Implementing the Basic Healthcare Provisions Fund


The launch of the Basic Healthcare Provisions Fund at the 2nd THISDAY Healthcare Policy Dialogue in Abuja last week has opened another vista for Nigeria’s health sector. Martins Ifijeh writes on the need for its implementation

When the then Senate Committee on Health in the 7th National Assembly, headed by the present Governor of Delta State, Senator Ifeanyi Okowa, passed the National Health Bill in 2014, which included the Basic Healthcare Provisions Fund (BHCPF), no one envisaged it was going to take another four years before the federal government considers its implementation.

This is despite the widespread belief that the implementation of the National Health Act 2014, as signed by former President Goodluck Jonathan would help in tackling most of the healthcare challenges currently faced by Nigerians.

This thinking made several groups, organisations, the present National Assembly and the federal government to unanimously agree to implement the Act, especially the BHCPF, which has been widely acknowledged in the healthcare community as one of the major panaceas to tackling many of the healthcare issues in the country.

The BHCPF is a fund allocation to cater for the basic healthcare needs of all Nigerians. This means at least one per cent of the Consolidated Revenue Fund in the 2018 national budget will be deployed for the revival of the health sector.

As part of efforts to achieve this, the Minister of Health, Professor Isaac Adewole and the Director General of the World Health Organisation (WHO), Dr. Tedros Adhanom Ghebreyesus launched the BHCPF at the 2nd THISDAY Healthcare Policy Dialogue in Abuja last week, tagged: ‘The Journey to Universal Health Coverage in Nigeria’.

The BHCPC, according to Adewole, will henceforth be known as ‘Huwe’; an Ebira word which means life. He said the word was derived after an extensive crowd sourcing campaign, adding that it was easy to recall and a short syllable that depicts good health in local parlance.

With a new logo to complement the name change, Adewole noted that the first phase of the programme would soon commence in Abia, Niger and Osun states.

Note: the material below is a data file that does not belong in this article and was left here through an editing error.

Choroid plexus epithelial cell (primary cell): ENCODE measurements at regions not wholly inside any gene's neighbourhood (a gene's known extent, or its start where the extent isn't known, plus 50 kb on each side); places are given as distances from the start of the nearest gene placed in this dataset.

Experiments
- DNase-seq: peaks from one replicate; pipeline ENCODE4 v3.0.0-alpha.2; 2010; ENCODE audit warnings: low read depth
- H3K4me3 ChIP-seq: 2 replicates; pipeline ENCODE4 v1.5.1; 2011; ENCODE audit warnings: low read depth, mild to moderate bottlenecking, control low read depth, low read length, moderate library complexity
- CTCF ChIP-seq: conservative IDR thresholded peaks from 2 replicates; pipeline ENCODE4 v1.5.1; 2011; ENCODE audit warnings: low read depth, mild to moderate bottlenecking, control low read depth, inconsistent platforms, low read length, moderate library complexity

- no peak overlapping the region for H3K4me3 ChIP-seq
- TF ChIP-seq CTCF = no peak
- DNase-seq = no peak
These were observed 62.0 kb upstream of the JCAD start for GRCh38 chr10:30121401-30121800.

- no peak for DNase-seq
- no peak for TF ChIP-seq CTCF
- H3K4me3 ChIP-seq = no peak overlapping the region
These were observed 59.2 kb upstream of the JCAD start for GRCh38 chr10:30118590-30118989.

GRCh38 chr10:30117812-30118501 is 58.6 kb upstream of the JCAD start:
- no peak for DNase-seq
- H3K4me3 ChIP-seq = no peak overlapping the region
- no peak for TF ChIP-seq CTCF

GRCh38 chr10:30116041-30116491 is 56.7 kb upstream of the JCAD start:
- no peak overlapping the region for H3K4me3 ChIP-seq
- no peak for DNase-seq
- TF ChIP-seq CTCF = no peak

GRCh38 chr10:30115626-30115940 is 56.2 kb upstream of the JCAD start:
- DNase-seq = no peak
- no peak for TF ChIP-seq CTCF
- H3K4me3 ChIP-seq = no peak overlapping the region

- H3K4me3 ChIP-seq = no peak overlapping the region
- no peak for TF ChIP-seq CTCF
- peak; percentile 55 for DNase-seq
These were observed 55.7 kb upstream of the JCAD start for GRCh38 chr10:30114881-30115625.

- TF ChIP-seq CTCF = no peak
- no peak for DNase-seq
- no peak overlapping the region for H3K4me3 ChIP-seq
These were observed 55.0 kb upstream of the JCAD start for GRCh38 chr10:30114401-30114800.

The logo would be displayed at accredited facilities where citizens can access the basic minimum packages of health services.

He explained that the BHCPF was intended to ensure monies are disbursed, managed and accounted for in a transparent manner. “It will also ensure that funds flow from source (at the federal level) to service delivery points, creating performance incentives for providers, increasing service utilisation and health worker productivity, and monitoring service delivery, including improvements in service delivery readiness in line with accreditation standards and operating protocols.

“The BHCPF will complement ongoing efforts of states and local governments to mobilise resources for health. It is not intended to provide excuses to underfund or deprioritise funding for healthcare services,” he noted.

According to him, “the BHCPF provides the platform to expand high impact and life-saving interventions to all Nigerians.

“It guarantees an explicit package of services to be delivered at the facility level through the NHIS and State Health Insurance Agencies (SSHIAs), and operational budgets to facilities to improve the quality of service delivery based on a quality improvement plan with quantifiable outcome measures.

“The National Primary Health Care Development Agency (NPHCDA) and the State Primary Health Care Development Agency (SPHCDA) will assess on an annual basis the improvements in quality of care based on a set of metrics.”

Adewole explained further that the BHCPF was introduced in recognition of the fact that Nigeria’s future success depends on its ability to transform non-renewable (and often volatile) natural capital into productive wealth by investing more in human capital.

He added: “Within the health sector, we now know, based on our research in the last few years of this administration, that targeted coverage expansion for high impact reproductive maternal, neonatal, and child health (RMNCH) interventions to underserved populations have an immediate impact on the health of women and children. Several programmes piloted by government and partners across the country have demonstrated this.”

On his part, Ghebreyesus, who was very pleased with the launch of the Fund, said the implementation of the BHCPF would go a long way in making the Nigerian Government’s ambition of reaching 100 million lives with basic healthcare package of services a reality.

He said that there were many steps on the road to Universal Health Coverage, adding that the key is political commitment and for that reason, Nigeria’s Presidential Summit on Universal Health Coverage in 2014 was a vital step.

“The National Health Act passed the same year lays a firm foundation for making UHC a reality by guaranteeing a basic package of services. The government’s ambition to reach 100 million Nigerians with a basic package of primary healthcare services is truly admirable,” he added.

He congratulated the government for its commitment to allocating at least one per cent of consolidated revenue from the national budget to the BHCPF.